Purnell School: What does it look like when a school changes its mission?

Purnell School, like a lot of private boarding and day schools, found that it needed to ask itself a good number of questions during, and after, the 2008-2009 financial crisis.

Suddenly, parents weren’t as free in their considerations about paying tuition.

Admission officers everywhere found themselves working extraordinarily hard to fill schools and found, in their work with parents, a pressing need to be clear and articulate about who they [the school] are; what, and how, they do things; and, why the school is worth the expense.

It was no longer enough to say we’re [school name]. Value came, strongly, into play.

But the questions, that Purnell, and other schools, found they needed to ask extend far beyond tuition, admission, and value.

Feeling Good at Purnell from Jensen Design Studio on Vimeo.

The questions that boarding schools like Purnell found themselves facing were, and are, extraordinarily foundational.

Who are we? Whom do we serve? How do we serve? And, can we practice better/more effectively?

Confronting these questions pushed Purnell, and other independent boarding and day schools, to not just ask, but to be able to articulate who they are; what they do; how they do it; why its valuable.

In short, Purnell needed to be able to answer all these questions. And, they needed to be able to communicate them to the larger school community and potential new community members.

You can imagine the amount of change that results from these considerations.

Purnell School Changes Its Mission
Here’s a quick story about how Purnell, head of school, Jeff Beedy sees the mission change that’s he’s leading at Purnell.

In talking with Beedy, one of the first things that he touched upon is how extraordinarily conservative schools are. Their missions are often still tied to their founders and, in times of institutional stress, schools (like individuals) often find themselves retreating to a conservative, parochial past.

It’s safe there [in the past]; isn’t it?

Purnell’s Beedy makes that case that- no, it’s not safer in the past because you’re not ready for the future.

Purnell’s founding was progressive- rooted in the early understanding of learning differences as an early progressive, learning differences school for girls. Beedy plans to move Purnell into the future by rooting change in Purnell’s past.

Although these ideas were, and are, present in the school; as Beedy explained, they had become a muddled story.

“Let’s actually be progressive,” Beedy told me.

Beedy is moving the school actually to be progressive and, academically, to extend the learning differences/learning differently envelope to include everyone.

Beedy channeling Harvard’s Howard Gardner sees that everyone learns differently including international students. Beedy studied with Gardner earning both his Ed.M (1984) and his Ed.D (1988) at Harvard’s Graduate School of Education.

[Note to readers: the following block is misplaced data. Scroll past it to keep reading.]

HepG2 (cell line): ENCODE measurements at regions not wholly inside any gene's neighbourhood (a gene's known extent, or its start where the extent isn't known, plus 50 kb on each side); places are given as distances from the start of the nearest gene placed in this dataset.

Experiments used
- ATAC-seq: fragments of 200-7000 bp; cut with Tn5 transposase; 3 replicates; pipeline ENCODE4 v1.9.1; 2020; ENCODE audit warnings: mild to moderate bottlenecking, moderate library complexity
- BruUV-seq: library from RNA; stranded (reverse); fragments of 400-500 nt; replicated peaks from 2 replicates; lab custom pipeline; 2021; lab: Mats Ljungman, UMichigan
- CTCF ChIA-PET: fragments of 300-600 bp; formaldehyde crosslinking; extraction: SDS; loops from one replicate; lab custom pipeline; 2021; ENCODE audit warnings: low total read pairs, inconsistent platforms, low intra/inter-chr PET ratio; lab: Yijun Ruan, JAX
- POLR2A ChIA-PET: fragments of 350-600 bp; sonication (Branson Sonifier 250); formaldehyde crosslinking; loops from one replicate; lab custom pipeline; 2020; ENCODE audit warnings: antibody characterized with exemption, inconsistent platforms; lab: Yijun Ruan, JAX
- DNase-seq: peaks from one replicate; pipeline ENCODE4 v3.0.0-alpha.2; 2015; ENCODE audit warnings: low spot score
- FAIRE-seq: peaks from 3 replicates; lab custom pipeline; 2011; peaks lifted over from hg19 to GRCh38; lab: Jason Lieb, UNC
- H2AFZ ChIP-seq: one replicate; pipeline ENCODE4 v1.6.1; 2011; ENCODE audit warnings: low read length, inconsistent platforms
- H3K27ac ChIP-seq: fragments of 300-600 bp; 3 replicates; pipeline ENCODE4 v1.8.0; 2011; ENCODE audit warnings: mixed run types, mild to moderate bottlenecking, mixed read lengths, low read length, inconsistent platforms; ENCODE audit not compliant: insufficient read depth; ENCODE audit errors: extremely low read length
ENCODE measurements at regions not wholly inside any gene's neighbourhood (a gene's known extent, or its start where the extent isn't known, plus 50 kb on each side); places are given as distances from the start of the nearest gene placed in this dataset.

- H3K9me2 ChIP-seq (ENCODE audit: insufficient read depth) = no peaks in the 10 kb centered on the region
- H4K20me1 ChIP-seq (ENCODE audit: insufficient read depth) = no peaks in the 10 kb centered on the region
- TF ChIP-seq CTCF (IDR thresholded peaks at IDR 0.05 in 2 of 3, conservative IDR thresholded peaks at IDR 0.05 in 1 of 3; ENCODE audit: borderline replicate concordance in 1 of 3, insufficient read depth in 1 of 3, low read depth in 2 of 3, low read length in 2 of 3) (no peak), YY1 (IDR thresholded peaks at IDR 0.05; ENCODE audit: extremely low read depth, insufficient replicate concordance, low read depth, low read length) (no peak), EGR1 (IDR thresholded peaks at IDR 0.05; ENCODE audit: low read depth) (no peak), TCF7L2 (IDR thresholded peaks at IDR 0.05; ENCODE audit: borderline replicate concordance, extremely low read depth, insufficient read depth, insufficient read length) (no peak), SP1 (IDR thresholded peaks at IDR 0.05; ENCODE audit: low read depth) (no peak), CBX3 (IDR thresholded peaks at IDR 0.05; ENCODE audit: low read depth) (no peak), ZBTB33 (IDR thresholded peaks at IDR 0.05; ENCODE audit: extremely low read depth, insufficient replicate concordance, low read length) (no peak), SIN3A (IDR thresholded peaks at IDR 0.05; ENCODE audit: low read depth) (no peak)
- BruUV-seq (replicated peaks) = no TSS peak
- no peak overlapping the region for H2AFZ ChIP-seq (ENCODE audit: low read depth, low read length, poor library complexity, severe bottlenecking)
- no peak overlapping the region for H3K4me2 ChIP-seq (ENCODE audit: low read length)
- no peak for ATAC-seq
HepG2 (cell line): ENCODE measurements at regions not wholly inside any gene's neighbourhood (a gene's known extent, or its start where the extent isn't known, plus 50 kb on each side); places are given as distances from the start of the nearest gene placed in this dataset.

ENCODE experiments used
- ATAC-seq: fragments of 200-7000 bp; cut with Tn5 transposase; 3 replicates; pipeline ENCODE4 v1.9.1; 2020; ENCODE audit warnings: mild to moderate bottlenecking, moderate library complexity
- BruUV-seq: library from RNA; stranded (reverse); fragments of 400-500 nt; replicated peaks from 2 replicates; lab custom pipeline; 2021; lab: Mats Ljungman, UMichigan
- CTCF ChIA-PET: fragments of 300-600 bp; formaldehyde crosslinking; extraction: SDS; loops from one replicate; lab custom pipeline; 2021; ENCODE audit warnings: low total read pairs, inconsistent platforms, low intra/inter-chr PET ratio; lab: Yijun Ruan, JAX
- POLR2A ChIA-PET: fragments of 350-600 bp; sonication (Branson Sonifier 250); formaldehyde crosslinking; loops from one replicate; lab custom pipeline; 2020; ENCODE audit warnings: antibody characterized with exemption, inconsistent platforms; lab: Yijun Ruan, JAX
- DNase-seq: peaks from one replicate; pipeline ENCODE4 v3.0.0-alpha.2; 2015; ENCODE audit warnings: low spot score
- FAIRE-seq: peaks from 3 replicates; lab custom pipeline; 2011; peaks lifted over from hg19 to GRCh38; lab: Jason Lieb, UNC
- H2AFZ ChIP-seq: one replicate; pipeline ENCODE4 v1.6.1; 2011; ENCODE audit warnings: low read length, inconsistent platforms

So what does Purnell’s new mission look like?

-Building an academic structure that is flexible and nimble. Maybe that doesn’t mean be 9-5 daily; nine months of the year?
-Shaping a school life that is complete- more than just about academics.
-Rooting power in dialog and ideas.
-Cultivating girls who understand what they need in order to succeed and can advocate for it.
-Letting students participate in, and shape, their environments.
-Listen to, and encourage students to share their voices and stories.
-Budgeting for being full at 80 students. Yes, balancing the budget is out in the daylight. A healthy, well managed budget is a key to the future.

What strikes me about Beedy’s plan for Purnell is that it requires providing the girls with structures and experiences but, then, to an extent, turning them loose to practice, to experiment; to, maybe, not get it right the first time; but, to trust the students in their quest for growth and the tools and lessons that school has given them.

As Beedy told me “we’re trying to run deep with kids.”

Everything in the school needs to align. “Power needs to be in intelligence and dialog. Sometimes the adults own it. Sometimes, the kids own it,” explained Beedy.

As Beedy sees it, the future lies in understanding differences and being nimble enough to successfully negotiate them.

Beedy admits that change at Purnell might come more easily than at other schools. Purnell’s progressive past gives the school a level of historic institutional flexibility; learning differently is nothing new at Purnell.

The school has a beautiful 90-acre campus; no institutional debt; and, is within driving distance of New York, Philadelphia, Baltimore, and Washington D.C.

Will Purnell’s growth be perfectly smooth. Like all each of us and our organizations, probably not. Even Beedy concedes that he struggles with changing some traditions.

“Traditions, uniforms, scheduling changes, I’m struggling with those,” Beedy added.

But, the market can treat even a storied, well intentioned, solid, girls boarding school ruthlessly when the world changes.

Beedy wants Purnell and its students to do more than survive today. His goal for Purnell is to thrive in the future.

Perhaps, like Purnell seeks to instill in its girls, adaptation, and self-advocacy, may be two of the greatest qualities necessary for a successful boarding school.

  • Gail Mardfin

    Keep the fun traditions and get rid of the uniforms! Clothing is a primary means of self-expression.

Brian Fisher

A product of both private and public education, Brian Fisher served as a teacher, coach, dorm parent, and administrator at three different boarding schools. Brian also fills the role of Director of Development at Wolfeboro, The Summer Boarding School, in NH along with being a partner at AdmissionsQuest.

More by Brian Fisher

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